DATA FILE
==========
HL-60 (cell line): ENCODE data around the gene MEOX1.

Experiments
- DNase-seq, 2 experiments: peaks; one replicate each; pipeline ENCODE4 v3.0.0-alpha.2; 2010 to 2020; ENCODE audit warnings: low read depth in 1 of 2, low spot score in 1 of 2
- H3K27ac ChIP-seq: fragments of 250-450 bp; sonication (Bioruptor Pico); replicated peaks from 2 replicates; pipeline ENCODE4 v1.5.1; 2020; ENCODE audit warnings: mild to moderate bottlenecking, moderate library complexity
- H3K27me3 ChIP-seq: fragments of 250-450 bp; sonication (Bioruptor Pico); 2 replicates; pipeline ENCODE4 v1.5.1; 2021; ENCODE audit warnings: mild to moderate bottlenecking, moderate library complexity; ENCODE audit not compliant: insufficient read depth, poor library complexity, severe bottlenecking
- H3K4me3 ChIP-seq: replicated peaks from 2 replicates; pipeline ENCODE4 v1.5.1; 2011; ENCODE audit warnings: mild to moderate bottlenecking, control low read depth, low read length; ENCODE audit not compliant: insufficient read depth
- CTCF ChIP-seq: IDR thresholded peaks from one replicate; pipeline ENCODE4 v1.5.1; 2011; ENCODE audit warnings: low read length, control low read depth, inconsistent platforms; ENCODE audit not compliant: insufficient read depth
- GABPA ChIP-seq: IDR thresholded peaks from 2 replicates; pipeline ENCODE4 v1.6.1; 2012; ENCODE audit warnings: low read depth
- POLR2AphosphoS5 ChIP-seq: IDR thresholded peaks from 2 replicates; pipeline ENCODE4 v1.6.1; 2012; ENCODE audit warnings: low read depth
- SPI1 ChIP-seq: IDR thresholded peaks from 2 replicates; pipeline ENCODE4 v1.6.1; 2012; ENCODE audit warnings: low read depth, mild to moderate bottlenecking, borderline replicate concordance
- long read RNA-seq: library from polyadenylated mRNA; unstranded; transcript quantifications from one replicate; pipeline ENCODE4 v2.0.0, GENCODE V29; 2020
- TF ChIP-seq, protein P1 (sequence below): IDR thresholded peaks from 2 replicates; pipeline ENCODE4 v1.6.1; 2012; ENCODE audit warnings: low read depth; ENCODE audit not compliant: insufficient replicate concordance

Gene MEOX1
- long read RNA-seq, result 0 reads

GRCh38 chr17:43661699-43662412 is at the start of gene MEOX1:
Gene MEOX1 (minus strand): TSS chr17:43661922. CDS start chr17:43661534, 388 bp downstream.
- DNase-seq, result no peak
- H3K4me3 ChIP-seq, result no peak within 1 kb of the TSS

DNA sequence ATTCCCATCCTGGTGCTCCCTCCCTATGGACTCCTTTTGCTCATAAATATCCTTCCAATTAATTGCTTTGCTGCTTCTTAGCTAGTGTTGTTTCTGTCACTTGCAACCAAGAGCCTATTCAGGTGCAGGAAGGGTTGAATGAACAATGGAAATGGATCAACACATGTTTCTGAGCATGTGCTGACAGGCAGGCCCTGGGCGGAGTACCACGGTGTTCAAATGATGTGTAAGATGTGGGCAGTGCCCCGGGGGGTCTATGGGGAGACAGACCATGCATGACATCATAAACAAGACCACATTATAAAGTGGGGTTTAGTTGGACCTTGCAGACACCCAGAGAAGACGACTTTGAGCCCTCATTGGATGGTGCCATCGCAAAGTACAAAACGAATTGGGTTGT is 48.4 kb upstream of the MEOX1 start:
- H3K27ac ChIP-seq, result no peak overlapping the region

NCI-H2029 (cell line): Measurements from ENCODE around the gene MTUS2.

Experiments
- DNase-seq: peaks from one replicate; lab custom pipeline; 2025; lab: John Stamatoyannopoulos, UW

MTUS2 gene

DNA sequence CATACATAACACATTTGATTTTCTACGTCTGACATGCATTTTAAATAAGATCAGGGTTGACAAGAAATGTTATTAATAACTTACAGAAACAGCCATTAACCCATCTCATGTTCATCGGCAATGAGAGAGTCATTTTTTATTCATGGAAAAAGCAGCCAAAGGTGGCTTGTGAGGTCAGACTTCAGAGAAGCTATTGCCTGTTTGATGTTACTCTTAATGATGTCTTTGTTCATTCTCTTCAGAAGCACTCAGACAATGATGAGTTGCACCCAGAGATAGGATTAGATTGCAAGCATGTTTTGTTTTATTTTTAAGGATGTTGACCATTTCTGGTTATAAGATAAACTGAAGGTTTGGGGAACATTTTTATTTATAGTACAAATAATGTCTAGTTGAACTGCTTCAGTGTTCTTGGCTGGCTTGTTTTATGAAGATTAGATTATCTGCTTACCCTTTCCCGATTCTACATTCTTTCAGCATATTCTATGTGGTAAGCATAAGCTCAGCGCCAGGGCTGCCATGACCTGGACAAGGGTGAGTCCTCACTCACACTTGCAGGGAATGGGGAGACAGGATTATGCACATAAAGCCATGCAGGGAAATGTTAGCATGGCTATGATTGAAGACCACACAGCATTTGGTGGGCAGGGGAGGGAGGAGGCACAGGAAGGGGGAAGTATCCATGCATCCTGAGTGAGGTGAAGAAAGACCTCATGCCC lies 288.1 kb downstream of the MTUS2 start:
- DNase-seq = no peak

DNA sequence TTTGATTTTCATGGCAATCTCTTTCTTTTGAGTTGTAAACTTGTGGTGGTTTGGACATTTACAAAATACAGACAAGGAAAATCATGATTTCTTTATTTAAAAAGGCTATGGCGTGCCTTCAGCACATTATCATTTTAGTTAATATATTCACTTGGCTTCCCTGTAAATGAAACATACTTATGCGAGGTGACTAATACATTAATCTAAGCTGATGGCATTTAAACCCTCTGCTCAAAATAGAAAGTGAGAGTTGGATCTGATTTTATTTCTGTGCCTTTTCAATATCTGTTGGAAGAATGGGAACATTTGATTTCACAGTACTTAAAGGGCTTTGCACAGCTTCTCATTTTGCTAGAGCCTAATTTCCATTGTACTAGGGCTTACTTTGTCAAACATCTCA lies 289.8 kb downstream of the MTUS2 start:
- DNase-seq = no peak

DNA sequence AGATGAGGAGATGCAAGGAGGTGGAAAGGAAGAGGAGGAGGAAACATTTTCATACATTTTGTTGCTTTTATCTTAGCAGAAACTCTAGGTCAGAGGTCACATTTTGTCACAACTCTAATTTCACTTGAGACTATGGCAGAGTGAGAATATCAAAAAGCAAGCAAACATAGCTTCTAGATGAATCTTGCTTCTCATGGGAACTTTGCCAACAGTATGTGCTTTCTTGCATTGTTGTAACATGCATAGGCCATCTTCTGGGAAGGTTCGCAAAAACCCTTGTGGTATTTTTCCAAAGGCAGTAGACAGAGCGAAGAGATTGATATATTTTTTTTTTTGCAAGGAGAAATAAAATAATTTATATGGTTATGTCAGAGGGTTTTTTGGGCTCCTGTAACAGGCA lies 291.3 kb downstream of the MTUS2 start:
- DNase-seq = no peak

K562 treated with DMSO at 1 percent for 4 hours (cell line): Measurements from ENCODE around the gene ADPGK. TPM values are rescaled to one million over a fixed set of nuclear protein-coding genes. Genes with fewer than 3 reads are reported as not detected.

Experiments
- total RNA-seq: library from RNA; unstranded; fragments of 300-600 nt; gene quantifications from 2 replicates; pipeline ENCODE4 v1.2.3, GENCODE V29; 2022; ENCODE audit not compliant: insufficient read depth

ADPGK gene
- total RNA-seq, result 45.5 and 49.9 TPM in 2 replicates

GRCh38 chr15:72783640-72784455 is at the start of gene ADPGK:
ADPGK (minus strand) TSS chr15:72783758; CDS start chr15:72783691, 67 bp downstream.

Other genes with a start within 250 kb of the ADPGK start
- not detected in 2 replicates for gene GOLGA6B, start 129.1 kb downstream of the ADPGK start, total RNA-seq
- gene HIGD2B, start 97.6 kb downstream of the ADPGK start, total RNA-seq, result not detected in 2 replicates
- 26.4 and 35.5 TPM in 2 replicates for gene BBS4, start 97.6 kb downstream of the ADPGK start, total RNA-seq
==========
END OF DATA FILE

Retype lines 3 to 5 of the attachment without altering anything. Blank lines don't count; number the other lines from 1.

- DNase-seq, 2 experiments: peaks; one replicate each; pipeline ENCODE4 v3.0.0-alpha.2; 2010 to 2020; ENCODE audit warnings: low read depth in 1 of 2, low spot score in 1 of 2
- H3K27ac ChIP-seq: fragments of 250-450 bp; sonication (Bioruptor Pico); replicated peaks from 2 replicates; pipeline ENCODE4 v1.5.1; 2020; ENCODE audit warnings: mild to moderate bottlenecking, moderate library complexity
- H3K27me3 ChIP-seq: fragments of 250-450 bp; sonication (Bioruptor Pico); 2 replicates; pipeline ENCODE4 v1.5.1; 2021; ENCODE audit warnings: mild to moderate bottlenecking, moderate library complexity; ENCODE audit not compliant: insufficient read depth, poor library complexity, severe bottlenecking